Sunday, October 5, 2008

The Ugly Side of Mircolending (part 1 of 5)

Reproduced from an article in Business Week, December 13, 2007.
Full article http://www.businessweek.com/magazine/content/07_52/b4064038915009.htm
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In a gleaming office tower in Mexico City secured with retinal scanners, bulletproof glass, and armed guards, dozens of workers in white lab coats dart around a large operations center monitoring long rows of computers. Along one wall, 54 enormous screens flicker dizzyingly with numbers, graphs, and fever charts: a relentless stream of data. You'd think the urgent mission involved tracking the trajectory of a spacecraft or the workings of a national power grid, not tiny amounts of cash and credit for Mexico's working poor.

The transactions are so minuscule they hardly seem worth the bother. The average loan amounts to $257. But for Banco Azteca, a swiftly growing bank affiliated with Latin America's largest household retailer, the small sums represent a torrent of revenue that has caught even its founders by surprise. For three decades, micro-lending was seen as a tool of nonprofit economic development. Now poor people are turning into one of the world's least likely sources of untapped profit, primarily because they will pay interest rates most Americans would consider outrageous, if not usurious.

With no legal limits on interest levels and little government oversight, for-profit banks in Mexico impose annual interest rates on poor borrowers that typically range from 50% to 120%. That compares with a worldwide average of 31% among nonprofit micro-lending institutions, and the 22% to 29% that Americans with bad credit histories incur on credit-card debt. Azteca's business model succeeds not only because it can charge credit-starved clients almost whatever it wants. Equally important is that low-income Mexicans anxious about maintaining their reputation tend to pay back what they owe, regardless of the hardship. Those who slip behind receive frequent visits from motorcycle-riding collection agents. Default rates are infinitesimal. "We lend to them as much as they can borrow," says Azteca Vice-Chairman Luis Niño de Rivera, "and they can borrow as much as they can pay."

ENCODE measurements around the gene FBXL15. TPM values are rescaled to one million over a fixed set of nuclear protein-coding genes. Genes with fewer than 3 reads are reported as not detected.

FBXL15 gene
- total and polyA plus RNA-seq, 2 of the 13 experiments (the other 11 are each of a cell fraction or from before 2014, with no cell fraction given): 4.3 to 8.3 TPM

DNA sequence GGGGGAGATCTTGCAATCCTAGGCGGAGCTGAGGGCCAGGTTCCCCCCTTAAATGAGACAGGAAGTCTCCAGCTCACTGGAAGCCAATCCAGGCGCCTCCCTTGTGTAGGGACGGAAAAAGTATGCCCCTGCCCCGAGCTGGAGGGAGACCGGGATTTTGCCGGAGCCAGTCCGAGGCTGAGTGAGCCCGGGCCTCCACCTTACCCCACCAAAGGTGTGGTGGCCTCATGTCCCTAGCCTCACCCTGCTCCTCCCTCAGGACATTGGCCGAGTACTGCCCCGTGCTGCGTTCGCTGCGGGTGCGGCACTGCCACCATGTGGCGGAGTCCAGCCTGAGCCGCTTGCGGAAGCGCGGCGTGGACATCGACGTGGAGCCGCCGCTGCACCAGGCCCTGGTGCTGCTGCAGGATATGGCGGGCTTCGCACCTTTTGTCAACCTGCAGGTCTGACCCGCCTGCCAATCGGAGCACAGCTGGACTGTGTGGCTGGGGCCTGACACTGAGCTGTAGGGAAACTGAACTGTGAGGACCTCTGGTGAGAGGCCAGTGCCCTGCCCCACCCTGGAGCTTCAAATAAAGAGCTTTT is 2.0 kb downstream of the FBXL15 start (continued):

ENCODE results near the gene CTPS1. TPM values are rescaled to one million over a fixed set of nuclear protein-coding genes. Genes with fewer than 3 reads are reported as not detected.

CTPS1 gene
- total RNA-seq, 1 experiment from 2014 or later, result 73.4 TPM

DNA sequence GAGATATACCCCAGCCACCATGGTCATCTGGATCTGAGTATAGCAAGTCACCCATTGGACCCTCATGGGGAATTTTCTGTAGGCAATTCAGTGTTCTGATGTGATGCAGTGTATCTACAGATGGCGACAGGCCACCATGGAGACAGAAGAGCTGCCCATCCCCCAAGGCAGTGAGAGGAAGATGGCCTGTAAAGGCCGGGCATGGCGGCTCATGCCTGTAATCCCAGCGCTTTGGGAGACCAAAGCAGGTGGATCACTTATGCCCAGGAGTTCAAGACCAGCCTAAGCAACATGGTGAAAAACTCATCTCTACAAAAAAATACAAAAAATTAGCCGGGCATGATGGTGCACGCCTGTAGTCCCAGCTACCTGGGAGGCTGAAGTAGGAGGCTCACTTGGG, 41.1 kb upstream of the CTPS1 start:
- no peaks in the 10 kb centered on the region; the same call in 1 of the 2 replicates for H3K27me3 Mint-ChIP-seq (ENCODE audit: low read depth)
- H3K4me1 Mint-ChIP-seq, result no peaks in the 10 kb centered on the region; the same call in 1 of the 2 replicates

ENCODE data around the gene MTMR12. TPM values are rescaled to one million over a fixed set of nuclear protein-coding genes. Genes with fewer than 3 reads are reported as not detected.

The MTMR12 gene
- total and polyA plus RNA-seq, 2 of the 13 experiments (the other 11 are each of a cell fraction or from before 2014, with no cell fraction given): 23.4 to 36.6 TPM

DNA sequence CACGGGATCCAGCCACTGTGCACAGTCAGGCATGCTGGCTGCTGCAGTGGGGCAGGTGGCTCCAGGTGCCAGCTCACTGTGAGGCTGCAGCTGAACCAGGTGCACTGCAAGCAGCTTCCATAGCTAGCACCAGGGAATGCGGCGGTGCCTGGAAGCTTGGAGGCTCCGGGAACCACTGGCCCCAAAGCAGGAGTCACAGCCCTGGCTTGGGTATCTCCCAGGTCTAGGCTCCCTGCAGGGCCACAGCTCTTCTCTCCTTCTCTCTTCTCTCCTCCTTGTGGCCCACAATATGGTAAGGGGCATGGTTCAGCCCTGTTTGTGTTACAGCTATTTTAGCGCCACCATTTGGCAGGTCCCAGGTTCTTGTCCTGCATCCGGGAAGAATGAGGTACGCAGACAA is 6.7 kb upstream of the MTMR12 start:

WHIFF OF PROFITS

In a Mexico that is modernizing economically even as most people still struggle to make ends meet, Azteca has discovered an improbable market for financial services. Much larger companies based in the U.S. and Europe also have picked up the whiff of profits. Wal-Mart Stores, which obtained a Mexican banking license a year ago, began offering loans for purchases at 16 of its 997 Mexican outlets in November. In the U.S., the retailer markets itself as a friend to the budget-conscious. In Mexico, it charges interest rates that might set off popular and political revolts back home, although Wal-Mart describes its terms as appropriate to the Mexican market. At one store west of Mexico City, a 32-inch LG plasma TV with a price tag of $957 can ultimately cost as much as $1,474, thanks to a 52-week payment plan that carries an annual percentage rate (APR) of 86%.

Banamex, Mexico's second-largest bank and a wholly owned unit of Citigroup, is stepping up its pitches of personal loans to the working poor in 127 cities where it operates shops called Crédito Familiar, or Family Credit. HSBC Holdings last year bought a 20% stake in Financiera Independencia, a high-interest consumer lender that went public on Nov. 1. The Swiss insurer Zurich Financial Services is underwriting term life insurance policies that are sold along with small loans in Mexico. And homegrown nonprofit Compartamos morphed into a full-fledged commercial bank last year; it went public in April, reaping hundreds of millions of dollars for investors. All are examples of how financial players worldwide are pursuing profits by putting loans within reach of deprived borrowers.

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